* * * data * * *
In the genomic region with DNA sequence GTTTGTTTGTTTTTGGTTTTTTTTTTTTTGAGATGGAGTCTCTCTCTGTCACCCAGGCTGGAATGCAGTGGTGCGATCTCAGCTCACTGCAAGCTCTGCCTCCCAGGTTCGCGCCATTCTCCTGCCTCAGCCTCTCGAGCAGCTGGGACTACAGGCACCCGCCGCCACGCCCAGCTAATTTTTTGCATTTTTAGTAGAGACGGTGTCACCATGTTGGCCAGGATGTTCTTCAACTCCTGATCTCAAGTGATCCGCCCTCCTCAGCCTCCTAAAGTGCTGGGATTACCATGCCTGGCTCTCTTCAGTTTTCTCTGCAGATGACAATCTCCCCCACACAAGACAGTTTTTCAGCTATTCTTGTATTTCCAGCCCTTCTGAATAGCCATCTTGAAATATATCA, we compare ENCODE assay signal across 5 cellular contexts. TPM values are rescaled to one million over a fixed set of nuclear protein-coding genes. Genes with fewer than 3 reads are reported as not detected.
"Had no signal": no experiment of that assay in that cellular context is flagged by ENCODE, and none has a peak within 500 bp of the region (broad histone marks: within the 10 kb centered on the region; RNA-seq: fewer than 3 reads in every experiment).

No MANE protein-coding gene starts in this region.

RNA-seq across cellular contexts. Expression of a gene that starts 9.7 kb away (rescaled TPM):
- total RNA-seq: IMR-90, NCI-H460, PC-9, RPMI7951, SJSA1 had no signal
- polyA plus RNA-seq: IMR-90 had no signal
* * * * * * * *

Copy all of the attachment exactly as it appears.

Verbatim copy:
In the genomic region with DNA sequence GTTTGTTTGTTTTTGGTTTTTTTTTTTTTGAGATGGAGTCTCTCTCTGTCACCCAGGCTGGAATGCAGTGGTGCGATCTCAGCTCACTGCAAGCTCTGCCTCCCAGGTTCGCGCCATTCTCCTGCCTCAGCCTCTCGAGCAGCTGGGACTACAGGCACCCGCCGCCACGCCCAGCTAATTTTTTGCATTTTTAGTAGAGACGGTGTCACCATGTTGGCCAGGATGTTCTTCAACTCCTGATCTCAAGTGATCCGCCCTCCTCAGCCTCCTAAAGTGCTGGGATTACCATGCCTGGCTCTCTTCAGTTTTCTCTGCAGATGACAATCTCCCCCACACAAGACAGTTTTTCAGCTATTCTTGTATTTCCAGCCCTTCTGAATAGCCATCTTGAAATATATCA, we compare ENCODE assay signal across 5 cellular contexts. TPM values are rescaled to one million over a fixed set of nuclear protein-coding genes. Genes with fewer than 3 reads are reported as not detected.
"Had no signal": no experiment of that assay in that cellular context is flagged by ENCODE, and none has a peak within 500 bp of the region (broad histone marks: within the 10 kb centered on the region; RNA-seq: fewer than 3 reads in every experiment).

No MANE protein-coding gene starts in this region.

RNA-seq across cellular contexts. Expression of a gene that starts 9.7 kb away (rescaled TPM):
- total RNA-seq: IMR-90, NCI-H460, PC-9, RPMI7951, SJSA1 had no signal
- polyA plus RNA-seq: IMR-90 had no signal